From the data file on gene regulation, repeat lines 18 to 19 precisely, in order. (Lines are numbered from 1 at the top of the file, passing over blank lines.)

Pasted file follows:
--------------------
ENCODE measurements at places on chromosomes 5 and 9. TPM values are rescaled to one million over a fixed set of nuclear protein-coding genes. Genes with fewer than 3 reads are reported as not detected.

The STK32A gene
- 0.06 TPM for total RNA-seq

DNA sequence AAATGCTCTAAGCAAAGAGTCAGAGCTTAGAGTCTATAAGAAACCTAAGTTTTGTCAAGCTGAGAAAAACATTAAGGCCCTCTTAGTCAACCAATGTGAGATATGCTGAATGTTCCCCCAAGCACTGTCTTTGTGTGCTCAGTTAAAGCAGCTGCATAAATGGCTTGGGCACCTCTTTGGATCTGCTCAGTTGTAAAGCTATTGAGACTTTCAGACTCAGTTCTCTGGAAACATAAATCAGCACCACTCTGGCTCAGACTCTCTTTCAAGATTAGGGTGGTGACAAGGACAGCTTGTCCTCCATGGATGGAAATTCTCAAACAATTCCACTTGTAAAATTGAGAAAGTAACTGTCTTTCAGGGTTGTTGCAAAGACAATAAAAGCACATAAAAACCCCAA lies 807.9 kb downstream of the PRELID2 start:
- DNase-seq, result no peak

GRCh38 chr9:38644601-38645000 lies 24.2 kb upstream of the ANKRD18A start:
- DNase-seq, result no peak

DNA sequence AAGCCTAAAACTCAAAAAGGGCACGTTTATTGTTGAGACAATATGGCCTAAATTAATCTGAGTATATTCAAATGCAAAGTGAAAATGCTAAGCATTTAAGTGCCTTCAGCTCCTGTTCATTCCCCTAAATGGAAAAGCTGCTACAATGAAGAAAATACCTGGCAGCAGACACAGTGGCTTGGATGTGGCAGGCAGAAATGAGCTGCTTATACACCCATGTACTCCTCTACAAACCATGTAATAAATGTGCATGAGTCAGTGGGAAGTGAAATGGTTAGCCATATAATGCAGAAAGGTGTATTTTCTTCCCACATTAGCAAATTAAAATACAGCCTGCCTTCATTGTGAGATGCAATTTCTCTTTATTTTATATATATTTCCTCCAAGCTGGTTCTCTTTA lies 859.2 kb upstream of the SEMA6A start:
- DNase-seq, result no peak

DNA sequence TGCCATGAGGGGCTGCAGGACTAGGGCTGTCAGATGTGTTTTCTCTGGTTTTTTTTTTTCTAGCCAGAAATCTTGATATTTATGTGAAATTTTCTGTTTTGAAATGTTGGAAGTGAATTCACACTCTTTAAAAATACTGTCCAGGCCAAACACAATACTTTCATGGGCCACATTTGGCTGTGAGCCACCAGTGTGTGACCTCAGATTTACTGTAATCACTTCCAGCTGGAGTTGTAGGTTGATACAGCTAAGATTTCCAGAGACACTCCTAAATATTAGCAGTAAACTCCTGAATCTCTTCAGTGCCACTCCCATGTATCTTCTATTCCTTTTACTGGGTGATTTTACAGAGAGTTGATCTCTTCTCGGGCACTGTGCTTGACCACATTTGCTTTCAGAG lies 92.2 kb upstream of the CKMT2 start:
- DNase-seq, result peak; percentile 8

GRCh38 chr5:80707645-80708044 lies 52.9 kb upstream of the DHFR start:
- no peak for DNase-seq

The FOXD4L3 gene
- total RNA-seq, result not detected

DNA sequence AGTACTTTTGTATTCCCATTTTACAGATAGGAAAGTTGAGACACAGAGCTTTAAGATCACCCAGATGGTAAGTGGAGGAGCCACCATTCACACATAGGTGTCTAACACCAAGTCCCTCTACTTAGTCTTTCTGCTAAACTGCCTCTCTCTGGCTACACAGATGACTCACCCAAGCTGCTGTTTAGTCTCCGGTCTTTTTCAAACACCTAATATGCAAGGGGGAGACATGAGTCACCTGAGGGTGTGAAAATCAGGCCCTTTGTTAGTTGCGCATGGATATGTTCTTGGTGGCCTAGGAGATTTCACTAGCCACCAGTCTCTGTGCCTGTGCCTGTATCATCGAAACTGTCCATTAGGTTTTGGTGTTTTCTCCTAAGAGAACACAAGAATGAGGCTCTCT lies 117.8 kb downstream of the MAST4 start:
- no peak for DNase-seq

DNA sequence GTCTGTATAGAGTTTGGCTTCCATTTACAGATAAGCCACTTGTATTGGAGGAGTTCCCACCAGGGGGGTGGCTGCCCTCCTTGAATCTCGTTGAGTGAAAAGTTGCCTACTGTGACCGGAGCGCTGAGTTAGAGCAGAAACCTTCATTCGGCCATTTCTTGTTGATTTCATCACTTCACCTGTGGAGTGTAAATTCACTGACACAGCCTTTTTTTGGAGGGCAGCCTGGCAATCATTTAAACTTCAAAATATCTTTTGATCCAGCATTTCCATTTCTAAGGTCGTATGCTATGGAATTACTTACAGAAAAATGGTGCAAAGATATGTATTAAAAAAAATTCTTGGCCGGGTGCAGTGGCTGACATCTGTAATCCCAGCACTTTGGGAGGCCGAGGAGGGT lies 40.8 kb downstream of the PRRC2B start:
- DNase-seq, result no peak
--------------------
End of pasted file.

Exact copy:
DNA sequence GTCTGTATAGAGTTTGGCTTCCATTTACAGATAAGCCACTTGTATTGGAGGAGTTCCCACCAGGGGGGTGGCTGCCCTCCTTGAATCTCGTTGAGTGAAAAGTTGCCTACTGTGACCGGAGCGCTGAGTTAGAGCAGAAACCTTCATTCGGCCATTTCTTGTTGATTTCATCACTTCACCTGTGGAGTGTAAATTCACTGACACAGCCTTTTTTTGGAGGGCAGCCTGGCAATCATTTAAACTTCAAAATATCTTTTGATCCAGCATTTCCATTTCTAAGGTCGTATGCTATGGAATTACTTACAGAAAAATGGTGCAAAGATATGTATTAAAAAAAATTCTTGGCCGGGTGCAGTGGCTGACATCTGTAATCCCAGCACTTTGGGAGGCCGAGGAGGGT lies 40.8 kb downstream of the PRRC2B start:
- DNase-seq, result no peak